First new insect order in Britain for 100 years

A colony of Aposthonia ceylonica, a species of webspinner, has been found in Surrey.

Female Aposthonia ceylonica: nymphs remain with females until they are almost adults.

The Royal Horticultural Society (RHS) has added a new insect order (Embioptera) to UK fauna after finding and identifying webspinners at Garden Wisley, Surrey, last summer.

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“Finding them is absolutely amazing,” says Andrew Salisbury, RHS principal entomologist. “It is the first new insect order discovered in the UK since stick insects were found in Devon in 1909.”

Male Aposthonia ceylonica: only adult males are winged and are usually the only individuals to leave the webbing.
Male Aposthonia ceylonica: only adult males are winged and are usually the only individuals to leave the webbing.

Discovered in a glass house, Aposthonia ceylonica is a tropical insect measuring about 1cm long that feeds on the hanging roots of plants like orchids and bromeliads. Generally found in Thailand, it is likely to have been imported via the plant trade.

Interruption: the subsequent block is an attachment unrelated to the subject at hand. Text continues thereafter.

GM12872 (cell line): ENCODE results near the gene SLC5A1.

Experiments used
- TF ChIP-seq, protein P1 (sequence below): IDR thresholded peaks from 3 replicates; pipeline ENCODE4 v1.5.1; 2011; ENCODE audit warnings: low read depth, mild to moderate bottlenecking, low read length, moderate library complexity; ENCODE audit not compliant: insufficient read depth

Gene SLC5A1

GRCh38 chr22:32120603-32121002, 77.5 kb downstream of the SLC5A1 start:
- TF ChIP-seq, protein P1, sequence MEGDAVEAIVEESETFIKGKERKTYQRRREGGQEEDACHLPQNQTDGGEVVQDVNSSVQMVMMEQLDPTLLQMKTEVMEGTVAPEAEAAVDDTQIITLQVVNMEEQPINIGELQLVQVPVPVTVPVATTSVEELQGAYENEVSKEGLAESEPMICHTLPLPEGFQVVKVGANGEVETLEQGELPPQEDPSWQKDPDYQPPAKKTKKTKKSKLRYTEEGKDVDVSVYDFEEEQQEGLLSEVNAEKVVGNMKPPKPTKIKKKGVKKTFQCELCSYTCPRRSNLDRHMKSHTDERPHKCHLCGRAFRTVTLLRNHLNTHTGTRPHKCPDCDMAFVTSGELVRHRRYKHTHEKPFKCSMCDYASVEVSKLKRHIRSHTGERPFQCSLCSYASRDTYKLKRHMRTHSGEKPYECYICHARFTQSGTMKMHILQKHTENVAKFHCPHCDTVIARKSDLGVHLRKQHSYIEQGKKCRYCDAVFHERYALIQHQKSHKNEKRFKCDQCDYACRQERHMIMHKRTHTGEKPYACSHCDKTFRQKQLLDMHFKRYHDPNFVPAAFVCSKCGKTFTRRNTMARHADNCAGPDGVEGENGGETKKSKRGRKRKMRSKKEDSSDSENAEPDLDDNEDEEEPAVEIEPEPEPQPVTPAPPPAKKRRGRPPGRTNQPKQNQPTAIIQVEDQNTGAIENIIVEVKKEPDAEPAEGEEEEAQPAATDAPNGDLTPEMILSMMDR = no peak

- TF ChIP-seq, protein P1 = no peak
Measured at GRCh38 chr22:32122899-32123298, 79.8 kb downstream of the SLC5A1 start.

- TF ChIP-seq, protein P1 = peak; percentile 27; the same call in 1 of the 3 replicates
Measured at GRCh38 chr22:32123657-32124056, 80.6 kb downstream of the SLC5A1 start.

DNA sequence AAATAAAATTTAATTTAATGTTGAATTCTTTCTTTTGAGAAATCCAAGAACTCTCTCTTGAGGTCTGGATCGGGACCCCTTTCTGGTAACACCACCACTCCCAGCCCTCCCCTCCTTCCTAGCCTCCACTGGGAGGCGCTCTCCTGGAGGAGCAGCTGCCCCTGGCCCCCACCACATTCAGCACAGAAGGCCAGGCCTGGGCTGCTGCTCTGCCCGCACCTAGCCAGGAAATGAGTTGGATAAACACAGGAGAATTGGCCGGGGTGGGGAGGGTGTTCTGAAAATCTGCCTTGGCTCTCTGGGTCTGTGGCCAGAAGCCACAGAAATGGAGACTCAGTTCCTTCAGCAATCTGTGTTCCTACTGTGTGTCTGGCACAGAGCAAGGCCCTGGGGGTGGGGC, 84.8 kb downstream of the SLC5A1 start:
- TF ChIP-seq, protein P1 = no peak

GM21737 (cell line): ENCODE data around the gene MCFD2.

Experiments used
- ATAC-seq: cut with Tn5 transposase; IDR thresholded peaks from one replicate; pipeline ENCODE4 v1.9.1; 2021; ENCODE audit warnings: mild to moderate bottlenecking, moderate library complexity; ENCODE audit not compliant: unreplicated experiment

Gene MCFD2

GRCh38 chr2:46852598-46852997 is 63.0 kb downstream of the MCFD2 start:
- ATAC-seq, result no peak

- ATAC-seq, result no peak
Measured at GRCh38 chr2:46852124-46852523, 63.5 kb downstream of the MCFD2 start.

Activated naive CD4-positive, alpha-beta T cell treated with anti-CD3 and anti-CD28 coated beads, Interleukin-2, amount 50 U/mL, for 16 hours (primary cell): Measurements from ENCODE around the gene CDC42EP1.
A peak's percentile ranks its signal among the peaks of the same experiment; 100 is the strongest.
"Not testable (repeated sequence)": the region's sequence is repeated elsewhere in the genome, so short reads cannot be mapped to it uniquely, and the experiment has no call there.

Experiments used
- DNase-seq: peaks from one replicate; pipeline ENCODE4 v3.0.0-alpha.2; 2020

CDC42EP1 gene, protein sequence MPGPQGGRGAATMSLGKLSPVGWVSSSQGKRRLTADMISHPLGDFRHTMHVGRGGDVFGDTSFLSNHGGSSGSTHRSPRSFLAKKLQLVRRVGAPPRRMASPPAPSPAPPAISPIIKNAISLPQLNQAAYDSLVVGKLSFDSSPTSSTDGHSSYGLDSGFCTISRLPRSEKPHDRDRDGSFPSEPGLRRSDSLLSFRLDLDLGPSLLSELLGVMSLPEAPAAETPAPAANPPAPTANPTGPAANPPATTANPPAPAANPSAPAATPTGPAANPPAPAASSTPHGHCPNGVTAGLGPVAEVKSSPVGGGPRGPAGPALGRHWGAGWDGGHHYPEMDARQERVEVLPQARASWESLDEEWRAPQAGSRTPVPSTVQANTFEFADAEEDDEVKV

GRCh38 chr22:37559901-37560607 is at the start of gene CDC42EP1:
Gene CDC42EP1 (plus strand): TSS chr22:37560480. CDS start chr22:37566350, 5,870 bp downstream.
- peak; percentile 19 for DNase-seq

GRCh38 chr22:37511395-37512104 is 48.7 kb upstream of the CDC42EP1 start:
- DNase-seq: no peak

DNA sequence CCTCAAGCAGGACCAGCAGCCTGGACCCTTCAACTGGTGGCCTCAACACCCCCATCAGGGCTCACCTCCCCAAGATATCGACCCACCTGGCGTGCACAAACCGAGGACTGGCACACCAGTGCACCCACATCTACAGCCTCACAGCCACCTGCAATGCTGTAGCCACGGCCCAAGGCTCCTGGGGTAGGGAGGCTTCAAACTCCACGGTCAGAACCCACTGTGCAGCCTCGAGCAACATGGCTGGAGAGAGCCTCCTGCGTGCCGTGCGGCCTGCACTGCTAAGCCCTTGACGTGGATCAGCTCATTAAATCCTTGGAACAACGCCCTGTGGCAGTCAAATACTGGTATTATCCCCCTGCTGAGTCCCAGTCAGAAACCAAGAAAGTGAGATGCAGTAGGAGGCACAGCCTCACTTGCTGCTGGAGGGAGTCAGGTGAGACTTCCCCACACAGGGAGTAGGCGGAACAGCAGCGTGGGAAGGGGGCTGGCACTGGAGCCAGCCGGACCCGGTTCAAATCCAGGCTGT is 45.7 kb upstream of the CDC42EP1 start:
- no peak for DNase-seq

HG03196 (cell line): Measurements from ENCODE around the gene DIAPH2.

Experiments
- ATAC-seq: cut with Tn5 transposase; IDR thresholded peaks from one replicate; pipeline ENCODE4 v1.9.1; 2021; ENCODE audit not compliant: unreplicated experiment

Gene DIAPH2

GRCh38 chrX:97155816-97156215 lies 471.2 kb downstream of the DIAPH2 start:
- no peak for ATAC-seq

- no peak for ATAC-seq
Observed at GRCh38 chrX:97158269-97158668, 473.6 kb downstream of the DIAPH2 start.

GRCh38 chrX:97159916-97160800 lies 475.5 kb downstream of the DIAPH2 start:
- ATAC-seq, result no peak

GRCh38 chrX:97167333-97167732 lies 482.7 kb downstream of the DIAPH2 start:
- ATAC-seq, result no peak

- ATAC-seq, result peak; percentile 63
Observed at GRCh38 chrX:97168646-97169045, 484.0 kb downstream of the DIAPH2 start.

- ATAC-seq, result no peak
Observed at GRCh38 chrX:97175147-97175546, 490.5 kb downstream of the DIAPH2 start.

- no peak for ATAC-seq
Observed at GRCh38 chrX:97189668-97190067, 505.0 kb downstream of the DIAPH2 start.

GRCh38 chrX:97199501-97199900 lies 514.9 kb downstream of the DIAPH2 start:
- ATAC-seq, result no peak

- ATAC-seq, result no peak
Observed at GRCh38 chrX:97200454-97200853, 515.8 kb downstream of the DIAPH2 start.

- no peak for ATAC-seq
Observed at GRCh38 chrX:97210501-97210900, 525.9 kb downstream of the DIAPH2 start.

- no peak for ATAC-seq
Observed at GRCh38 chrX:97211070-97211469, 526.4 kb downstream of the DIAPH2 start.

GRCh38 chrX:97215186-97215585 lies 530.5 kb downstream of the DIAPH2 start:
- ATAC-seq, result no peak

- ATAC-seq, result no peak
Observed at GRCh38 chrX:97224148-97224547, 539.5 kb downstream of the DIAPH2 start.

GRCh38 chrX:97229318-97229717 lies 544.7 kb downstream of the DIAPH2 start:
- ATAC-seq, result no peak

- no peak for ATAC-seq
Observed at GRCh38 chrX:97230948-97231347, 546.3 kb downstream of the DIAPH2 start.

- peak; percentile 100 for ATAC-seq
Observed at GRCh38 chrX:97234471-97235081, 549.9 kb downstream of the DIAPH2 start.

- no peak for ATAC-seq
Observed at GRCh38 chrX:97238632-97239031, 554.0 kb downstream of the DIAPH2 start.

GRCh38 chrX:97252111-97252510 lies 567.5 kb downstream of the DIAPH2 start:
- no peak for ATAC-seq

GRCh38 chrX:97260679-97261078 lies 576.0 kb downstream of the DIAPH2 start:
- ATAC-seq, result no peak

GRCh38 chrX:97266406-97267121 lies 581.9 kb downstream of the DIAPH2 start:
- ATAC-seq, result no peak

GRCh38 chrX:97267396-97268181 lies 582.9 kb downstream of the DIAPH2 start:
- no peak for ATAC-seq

“The confirmation of a new grouping of insects in Britain is evidence of the role that globalisation is and will continue to play on what is found in our gardens,” adds Salisbury.

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Webspinners live in tunnels constructed from silk webbing, feed on a range of fungal and algal growth, lichen and rotting plant material, and live in colonies.

“They need to be identified from the males, which do not occur very often,” he explains. Experts in the US and Thailand were contacted to the confirm the identity.

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The find was also reported to the relevant authorities, who confirmed that the species isn’t a pest. Embioptera now joins 24 other insect orders found in the UK.